The investment opportunity many see in emerging markets is being called into question by Cuban-born economist and Harvard professor Carmen Reinhart. This according to a recent Bloomberg article.
Reinhart cites debt, weakening trade terms, rising interest rates and slow growth as reasons for concern, arguing that developing nations are in fact worse off than during the 2008 global financial crisis. He makes the following points:
The more tightening by the Fed, “the more the anticipation that rates will go higher and higher and that has multiplier consequences for emerging markets.” He adds that, if there’s no “comparable follow-through by other advanced economies, the dollar strengthens. Then you have a double-whammy,” since two-thirds of emerging-market debt is dollar-based.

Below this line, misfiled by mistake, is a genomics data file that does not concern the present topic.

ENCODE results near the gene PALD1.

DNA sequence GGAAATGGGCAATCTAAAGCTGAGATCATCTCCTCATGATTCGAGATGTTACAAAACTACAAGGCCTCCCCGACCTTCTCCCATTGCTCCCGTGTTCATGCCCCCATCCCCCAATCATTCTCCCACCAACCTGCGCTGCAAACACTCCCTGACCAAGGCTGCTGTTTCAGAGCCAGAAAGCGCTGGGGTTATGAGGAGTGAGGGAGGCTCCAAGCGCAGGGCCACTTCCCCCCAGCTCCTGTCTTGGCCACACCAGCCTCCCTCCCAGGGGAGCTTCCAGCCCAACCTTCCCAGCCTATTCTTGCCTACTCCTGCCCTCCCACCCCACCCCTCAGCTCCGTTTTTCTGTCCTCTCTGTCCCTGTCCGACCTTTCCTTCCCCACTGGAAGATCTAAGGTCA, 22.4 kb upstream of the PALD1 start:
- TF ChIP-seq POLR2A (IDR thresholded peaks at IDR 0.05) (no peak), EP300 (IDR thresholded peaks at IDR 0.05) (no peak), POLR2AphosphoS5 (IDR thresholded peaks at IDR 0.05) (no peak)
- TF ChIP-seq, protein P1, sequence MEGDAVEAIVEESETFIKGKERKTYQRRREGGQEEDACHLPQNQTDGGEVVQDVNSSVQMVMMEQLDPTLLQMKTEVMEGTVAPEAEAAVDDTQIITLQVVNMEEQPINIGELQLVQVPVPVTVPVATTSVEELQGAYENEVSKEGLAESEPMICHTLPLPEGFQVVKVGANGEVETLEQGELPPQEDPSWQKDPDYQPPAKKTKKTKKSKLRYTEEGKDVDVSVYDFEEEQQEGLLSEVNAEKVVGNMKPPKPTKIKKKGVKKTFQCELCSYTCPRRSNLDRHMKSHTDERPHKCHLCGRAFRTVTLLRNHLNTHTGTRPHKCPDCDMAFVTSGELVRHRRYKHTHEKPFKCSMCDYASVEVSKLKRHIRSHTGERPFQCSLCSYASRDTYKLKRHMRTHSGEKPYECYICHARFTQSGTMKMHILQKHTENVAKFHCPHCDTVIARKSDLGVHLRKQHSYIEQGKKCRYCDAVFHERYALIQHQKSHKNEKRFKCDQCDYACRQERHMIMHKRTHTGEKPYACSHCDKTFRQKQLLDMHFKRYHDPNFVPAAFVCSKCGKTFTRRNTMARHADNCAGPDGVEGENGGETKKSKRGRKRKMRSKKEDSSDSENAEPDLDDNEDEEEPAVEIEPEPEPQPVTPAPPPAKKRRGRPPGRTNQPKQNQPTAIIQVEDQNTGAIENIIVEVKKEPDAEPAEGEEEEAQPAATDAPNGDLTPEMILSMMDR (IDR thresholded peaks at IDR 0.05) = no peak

A slowdown in global growth, he says, shines a light on fiscal vulnerabilities, citing Brazil as an example. “In Turkey,” he asserts, “there’s the political dimension and in Chile commodity prices are not what they were in their booming period. Sub-Saharan African countries are in deep water.”
Lower-income emerging market countries, he points out, will struggle with debt-servicing requirements.
Reinhart concludes: “It’s hard to see how all this turmoil, even in a favorable outcome, won’t lead to a recession. It’s fairly imminent and will be serious.”